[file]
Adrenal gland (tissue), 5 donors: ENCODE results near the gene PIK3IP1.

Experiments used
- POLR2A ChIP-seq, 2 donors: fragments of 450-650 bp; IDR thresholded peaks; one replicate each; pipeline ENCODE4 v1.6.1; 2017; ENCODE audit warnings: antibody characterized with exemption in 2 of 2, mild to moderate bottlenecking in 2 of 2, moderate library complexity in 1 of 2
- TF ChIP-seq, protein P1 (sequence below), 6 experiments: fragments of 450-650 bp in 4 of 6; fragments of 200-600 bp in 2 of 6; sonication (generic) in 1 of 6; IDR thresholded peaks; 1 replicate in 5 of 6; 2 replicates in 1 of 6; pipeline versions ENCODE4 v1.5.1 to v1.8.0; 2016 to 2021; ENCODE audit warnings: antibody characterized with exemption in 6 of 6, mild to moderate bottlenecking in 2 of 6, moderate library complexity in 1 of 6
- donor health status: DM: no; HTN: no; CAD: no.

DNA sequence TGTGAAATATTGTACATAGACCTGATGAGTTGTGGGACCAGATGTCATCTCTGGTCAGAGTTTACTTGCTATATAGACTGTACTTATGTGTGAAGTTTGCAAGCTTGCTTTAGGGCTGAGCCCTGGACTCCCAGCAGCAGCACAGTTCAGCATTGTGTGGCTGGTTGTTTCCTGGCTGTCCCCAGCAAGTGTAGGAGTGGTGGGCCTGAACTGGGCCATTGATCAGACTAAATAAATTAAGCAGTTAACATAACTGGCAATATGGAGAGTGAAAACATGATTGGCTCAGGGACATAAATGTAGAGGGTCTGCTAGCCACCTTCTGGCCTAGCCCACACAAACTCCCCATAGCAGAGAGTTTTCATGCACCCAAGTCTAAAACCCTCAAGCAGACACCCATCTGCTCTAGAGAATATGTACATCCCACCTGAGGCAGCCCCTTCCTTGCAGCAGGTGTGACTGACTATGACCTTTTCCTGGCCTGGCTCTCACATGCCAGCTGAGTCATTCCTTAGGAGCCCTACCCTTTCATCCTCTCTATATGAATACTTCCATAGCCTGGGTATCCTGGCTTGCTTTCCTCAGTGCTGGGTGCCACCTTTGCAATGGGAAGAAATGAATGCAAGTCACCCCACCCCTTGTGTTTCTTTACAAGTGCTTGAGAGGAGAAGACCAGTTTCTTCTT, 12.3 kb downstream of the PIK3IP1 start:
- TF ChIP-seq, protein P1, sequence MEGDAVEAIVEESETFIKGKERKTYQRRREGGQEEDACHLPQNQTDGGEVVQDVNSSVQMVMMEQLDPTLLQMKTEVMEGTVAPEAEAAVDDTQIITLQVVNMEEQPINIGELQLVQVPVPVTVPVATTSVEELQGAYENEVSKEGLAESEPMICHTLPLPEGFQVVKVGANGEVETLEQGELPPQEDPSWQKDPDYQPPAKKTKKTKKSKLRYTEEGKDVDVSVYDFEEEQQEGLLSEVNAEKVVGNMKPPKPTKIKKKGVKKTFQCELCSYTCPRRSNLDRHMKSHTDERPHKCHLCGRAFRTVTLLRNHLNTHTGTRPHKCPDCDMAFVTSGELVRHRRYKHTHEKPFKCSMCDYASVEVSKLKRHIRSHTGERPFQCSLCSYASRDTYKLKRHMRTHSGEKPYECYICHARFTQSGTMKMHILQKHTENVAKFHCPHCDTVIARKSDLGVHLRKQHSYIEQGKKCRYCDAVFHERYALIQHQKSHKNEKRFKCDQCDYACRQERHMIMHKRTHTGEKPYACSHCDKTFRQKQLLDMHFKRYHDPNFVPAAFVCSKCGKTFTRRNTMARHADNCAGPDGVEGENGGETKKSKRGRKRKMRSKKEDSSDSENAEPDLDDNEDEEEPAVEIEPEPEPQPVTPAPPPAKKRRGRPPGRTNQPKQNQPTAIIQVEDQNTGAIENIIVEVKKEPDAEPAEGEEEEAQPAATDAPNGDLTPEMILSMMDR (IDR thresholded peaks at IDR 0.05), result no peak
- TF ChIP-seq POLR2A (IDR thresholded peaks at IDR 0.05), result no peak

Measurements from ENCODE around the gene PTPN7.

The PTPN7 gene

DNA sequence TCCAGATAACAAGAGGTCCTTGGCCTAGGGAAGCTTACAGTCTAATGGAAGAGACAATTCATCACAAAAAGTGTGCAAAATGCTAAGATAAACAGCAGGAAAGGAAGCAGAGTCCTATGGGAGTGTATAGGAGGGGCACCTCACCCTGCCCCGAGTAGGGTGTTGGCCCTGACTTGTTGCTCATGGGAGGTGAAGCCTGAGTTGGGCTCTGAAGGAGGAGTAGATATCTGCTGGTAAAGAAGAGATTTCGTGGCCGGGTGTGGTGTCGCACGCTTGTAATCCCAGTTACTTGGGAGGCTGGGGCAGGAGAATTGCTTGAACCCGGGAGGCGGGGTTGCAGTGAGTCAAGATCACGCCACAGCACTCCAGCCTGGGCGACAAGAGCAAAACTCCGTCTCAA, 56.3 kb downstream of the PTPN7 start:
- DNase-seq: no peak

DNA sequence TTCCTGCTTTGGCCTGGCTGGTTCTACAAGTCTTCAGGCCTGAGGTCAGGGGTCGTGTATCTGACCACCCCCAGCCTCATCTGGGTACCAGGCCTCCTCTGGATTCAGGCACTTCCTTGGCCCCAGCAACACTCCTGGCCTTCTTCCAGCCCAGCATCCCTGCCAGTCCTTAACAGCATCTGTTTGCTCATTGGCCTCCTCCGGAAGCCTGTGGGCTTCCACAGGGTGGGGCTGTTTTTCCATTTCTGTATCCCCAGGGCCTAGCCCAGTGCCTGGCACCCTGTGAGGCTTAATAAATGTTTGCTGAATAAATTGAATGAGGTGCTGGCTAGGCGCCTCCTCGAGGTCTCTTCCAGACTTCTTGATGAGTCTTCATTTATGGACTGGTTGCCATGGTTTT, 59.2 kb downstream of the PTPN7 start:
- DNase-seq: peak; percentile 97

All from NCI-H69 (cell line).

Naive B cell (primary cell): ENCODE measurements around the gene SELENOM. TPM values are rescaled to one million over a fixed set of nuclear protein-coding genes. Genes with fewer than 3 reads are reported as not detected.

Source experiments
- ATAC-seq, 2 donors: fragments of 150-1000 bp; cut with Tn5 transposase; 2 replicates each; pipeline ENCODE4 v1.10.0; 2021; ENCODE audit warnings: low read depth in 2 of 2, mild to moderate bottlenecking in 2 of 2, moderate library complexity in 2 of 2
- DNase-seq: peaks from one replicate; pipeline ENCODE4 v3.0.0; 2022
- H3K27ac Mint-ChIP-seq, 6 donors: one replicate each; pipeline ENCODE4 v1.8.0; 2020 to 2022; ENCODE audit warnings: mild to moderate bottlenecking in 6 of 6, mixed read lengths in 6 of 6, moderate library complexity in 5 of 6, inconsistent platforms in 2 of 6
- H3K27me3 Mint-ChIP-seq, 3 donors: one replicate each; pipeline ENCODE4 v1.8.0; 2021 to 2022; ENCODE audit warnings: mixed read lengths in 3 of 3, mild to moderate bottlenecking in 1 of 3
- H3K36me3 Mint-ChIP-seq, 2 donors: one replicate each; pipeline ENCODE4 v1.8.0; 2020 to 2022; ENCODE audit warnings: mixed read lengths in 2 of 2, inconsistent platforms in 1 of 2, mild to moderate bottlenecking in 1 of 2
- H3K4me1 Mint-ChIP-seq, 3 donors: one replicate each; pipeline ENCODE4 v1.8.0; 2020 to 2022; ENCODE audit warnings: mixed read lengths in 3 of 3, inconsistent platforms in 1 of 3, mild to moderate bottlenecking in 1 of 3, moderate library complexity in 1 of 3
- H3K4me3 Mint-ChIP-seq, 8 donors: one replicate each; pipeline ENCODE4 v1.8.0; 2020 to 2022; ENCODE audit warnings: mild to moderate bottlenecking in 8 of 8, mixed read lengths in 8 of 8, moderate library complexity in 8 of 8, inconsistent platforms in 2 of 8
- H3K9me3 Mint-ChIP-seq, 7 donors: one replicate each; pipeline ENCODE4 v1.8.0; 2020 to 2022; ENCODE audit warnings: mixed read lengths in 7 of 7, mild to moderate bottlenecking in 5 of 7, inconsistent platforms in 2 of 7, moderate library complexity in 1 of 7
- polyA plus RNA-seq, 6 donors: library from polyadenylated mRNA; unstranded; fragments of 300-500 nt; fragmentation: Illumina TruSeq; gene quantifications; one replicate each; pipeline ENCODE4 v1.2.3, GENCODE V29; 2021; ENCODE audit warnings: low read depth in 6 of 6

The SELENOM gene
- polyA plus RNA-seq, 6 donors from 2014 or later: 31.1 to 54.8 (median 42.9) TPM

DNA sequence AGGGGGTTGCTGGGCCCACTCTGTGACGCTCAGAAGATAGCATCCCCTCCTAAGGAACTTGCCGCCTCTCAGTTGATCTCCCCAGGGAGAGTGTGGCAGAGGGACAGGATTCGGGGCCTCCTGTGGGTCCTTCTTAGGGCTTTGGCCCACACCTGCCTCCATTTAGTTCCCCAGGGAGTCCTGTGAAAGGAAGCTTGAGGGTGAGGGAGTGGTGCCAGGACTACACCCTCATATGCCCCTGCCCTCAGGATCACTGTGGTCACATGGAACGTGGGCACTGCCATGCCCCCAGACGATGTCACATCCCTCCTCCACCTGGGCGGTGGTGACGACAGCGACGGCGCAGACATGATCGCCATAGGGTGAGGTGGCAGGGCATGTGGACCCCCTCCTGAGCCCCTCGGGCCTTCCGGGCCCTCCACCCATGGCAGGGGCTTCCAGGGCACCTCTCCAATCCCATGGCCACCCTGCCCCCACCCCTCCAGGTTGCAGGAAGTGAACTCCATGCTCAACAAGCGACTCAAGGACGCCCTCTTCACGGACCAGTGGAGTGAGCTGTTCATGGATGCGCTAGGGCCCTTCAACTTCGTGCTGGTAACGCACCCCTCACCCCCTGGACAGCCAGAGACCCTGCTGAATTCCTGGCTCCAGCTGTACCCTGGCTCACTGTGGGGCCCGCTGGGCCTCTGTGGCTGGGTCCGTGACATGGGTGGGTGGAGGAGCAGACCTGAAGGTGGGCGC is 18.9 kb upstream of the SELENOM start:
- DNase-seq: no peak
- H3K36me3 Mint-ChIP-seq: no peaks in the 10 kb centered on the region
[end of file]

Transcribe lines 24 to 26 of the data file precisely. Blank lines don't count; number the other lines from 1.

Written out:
- H3K4me3 Mint-ChIP-seq, 8 donors: one replicate each; pipeline ENCODE4 v1.8.0; 2020 to 2022; ENCODE audit warnings: mild to moderate bottlenecking in 8 of 8, mixed read lengths in 8 of 8, moderate library complexity in 8 of 8, inconsistent platforms in 2 of 8
- H3K9me3 Mint-ChIP-seq, 7 donors: one replicate each; pipeline ENCODE4 v1.8.0; 2020 to 2022; ENCODE audit warnings: mixed read lengths in 7 of 7, mild to moderate bottlenecking in 5 of 7, inconsistent platforms in 2 of 7, moderate library complexity in 1 of 7
- polyA plus RNA-seq, 6 donors: library from polyadenylated mRNA; unstranded; fragments of 300-500 nt; fragmentation: Illumina TruSeq; gene quantifications; one replicate each; pipeline ENCODE4 v1.2.3, GENCODE V29; 2021; ENCODE audit warnings: low read depth in 6 of 6